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Seagate Technology Public Limited Company Message Board

  • orcleman orcleman Oct 29, 2008 1:25 PM Flag

    Will SSD kill mainstream HDD ?

    Admittedly, I don't know much about these technologies, but I found this note by CSFB this morning interesting and was wondering is this s what's pressuring STX.


    • INTC held a conference call on 28th October to discuss its SSD offerings. As SSDs continue to evolve, we believe they
    represent an important application for NAND and have analyzed the market opportunity for SSDs to estimate the potential
    contribution to NAND bit consumption.
    • INTC Outlines SSD Advantages. INTC discussed in detail the performance advantages offered by its SSD products over
    mainstream HDDs as well as competitors' SSDs. The data suggests INTC's SSDs achieve higher read or write performance,
    lower power consumption per input-output operation and native 3Gbps SATA interface. INTC's internally designed SSD
    controller is combined with tailored NAND components for improved speed and durability.
    • Expect SSDs to be a Key Application for NAND. As SSDs enter into volume production, we expect to see three major areas of
    deployment, including (1) netbooks, (2) notebooks, and (3) servers. We estimate each of these applications to consume
    approximately 3% of NAND bit supply by 2H09 and our base case forecast implies 8.5% of NAND bit supply consumed by
    SSDs in 2009. We note that the true impact of server SSDs on the NAND market is often underestimated because (1) actual
    drive capacities are higher than marketed capacities, to compensate for bits that may fail, and (2) server SSDs use SLC
    NAND, which requires more die area per bit than MLC NAND, resulting in approximately 1.8 MLC bits foregone for each SLC
    bit produced. We believe the incremental bit demand from SSDs in 2009 could have a noticeable impact on stabilization of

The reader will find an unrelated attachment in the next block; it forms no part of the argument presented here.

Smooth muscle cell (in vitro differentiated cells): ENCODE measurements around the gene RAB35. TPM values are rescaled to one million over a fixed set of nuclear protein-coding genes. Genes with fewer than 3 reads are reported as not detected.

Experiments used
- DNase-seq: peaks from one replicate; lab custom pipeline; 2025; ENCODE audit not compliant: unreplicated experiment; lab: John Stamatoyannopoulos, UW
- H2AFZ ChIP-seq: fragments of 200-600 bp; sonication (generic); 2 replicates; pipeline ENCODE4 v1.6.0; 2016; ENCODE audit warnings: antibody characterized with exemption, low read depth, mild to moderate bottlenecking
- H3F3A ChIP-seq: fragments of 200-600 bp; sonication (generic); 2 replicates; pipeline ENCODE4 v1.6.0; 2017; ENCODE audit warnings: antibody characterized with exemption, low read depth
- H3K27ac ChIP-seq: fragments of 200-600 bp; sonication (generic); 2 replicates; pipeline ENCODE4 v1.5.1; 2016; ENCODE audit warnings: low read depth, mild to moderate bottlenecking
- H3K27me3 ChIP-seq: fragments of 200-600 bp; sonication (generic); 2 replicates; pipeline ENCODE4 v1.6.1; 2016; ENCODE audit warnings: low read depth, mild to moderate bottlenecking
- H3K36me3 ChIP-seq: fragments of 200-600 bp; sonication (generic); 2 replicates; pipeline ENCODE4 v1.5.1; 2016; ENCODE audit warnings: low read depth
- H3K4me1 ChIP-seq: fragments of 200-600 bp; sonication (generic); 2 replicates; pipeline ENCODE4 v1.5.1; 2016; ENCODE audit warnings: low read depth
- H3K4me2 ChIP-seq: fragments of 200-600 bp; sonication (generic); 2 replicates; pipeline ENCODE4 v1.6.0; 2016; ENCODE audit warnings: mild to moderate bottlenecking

supply and demand in NAND.
    • Upside Potential from Higher Adoption and Drive Capacities. Our estimates of NAND bit consumption are highly sensitive of
    our assumptions for adoption or attach rates for SSD drives as well as average capacities. For example, we assume only
    2.1% of performance optimized enterprise HDD shipments in 2009 will be replaced by SSDs. At 5% substitution and 33%
    higher average SSD capacity, we estimate bit demand to nearly triple from 2.5% of total NAND bit supply to 7.3%. For
    notebooks, we assume modest SSD penetration at 2.0%-2.5% in 2009 at 77GB average capacity. At 4.0% penetration and
    88GB average capacity, NAND bit consumption is twice higher, at 6.0% of total NAND supply. For netbooks, NAND
    consumption in 2009 can be twice higher than our base case estimate of 3.0% if penetration is 50% vs. 40% and average
    capacity is 28GB vs. 20GB.

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    • This is a great thread, and there are clearly some very informed and expert people on this board when it comes to these technologies.

      Couple of questions:

      1. What is Seagate's stance on SSD's? Is their strategy to combine the best of both? Are they doing extensive research into SSD?

      2. What technologies do the folks that own Seagate expect the company to ship over the next 1-2 years that will differentiate the company from Western Digital and other HDD vendors?